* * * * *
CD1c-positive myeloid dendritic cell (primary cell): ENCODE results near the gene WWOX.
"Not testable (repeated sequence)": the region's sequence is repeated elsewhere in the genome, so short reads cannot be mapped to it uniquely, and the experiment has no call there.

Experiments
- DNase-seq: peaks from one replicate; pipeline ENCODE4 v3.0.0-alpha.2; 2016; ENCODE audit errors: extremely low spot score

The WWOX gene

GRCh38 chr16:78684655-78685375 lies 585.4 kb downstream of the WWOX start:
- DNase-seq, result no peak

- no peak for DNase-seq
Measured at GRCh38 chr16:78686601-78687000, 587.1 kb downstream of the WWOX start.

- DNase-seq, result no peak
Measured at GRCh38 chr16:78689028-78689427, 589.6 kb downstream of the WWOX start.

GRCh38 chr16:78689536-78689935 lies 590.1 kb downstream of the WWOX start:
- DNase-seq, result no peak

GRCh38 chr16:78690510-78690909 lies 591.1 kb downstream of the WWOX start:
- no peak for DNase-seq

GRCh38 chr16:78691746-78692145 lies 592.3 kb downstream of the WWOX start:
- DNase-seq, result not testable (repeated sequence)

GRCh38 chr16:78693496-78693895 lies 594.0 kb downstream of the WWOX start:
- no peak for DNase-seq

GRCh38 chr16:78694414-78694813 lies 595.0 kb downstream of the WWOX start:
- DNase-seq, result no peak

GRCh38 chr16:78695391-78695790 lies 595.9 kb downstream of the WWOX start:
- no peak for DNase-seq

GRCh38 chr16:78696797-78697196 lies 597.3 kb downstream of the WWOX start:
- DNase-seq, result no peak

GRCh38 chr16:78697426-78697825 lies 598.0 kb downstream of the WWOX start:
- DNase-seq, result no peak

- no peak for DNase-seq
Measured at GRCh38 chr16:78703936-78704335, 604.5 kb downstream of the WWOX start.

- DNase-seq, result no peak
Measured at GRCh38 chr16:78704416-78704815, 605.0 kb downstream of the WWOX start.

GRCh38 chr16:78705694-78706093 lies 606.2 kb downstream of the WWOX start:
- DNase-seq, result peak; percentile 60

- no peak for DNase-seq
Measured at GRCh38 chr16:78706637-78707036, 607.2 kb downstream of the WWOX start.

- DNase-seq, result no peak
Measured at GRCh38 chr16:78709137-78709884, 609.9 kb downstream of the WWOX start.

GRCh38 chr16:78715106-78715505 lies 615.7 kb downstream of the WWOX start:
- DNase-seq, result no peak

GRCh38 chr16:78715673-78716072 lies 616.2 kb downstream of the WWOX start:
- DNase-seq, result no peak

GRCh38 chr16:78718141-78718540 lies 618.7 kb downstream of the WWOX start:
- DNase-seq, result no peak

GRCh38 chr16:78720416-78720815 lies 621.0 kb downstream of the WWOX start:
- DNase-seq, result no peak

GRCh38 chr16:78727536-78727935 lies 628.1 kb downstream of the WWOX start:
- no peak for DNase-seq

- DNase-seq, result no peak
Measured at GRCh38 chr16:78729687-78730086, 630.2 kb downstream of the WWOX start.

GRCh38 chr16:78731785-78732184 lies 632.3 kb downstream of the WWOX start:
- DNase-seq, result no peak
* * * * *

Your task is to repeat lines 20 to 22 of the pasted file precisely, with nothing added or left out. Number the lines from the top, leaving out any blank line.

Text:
GRCh38 chr16:78694414-78694813 lies 595.0 kb downstream of the WWOX start:
- DNase-seq, result no peak

GRCh38 chr16:78695391-78695790 lies 595.9 kb downstream of the WWOX start: